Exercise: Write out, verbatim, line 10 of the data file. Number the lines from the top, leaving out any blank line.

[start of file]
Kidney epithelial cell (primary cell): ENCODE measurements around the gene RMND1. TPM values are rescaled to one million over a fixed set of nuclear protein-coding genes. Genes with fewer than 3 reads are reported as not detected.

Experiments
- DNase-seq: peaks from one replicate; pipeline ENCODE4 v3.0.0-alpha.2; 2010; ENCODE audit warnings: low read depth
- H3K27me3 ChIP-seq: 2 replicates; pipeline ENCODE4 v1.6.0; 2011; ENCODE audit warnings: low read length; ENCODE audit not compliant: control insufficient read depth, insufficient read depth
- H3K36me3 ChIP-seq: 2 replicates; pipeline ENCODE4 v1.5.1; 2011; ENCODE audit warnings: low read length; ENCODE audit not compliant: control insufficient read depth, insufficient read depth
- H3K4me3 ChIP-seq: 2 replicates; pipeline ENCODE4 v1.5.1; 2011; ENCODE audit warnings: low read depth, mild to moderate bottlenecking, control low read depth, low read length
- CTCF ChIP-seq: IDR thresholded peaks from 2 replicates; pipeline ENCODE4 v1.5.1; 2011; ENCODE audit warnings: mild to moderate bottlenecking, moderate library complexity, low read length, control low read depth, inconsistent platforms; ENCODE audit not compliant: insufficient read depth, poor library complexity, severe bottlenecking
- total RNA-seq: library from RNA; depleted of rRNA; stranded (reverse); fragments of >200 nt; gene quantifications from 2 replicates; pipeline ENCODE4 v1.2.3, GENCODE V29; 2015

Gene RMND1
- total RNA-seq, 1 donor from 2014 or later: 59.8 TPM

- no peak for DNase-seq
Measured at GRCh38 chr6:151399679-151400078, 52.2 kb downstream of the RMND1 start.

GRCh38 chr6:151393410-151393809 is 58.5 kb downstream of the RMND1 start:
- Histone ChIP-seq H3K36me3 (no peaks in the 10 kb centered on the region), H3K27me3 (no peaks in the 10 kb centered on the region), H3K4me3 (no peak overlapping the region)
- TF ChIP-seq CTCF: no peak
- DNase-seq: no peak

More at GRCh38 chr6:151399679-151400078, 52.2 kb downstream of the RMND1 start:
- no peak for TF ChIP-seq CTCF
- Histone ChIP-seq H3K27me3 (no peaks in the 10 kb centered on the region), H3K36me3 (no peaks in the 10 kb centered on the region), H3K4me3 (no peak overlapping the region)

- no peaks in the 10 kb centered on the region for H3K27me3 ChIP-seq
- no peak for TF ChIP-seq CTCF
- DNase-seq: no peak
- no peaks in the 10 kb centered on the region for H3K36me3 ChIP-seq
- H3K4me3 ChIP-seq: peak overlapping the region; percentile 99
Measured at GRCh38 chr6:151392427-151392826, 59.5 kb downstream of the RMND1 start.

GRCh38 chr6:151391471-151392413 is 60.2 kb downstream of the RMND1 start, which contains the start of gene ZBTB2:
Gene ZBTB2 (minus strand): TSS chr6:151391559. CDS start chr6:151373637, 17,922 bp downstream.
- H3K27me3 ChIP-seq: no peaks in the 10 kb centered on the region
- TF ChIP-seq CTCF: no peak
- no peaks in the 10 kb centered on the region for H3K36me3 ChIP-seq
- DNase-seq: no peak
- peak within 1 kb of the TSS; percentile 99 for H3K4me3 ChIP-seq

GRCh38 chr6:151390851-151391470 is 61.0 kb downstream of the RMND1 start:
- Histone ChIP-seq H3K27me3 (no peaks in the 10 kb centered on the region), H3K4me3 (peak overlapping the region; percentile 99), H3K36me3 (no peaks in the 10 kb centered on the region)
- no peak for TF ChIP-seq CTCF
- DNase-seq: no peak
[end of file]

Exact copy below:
- total RNA-seq, 1 donor from 2014 or later: 59.8 TPM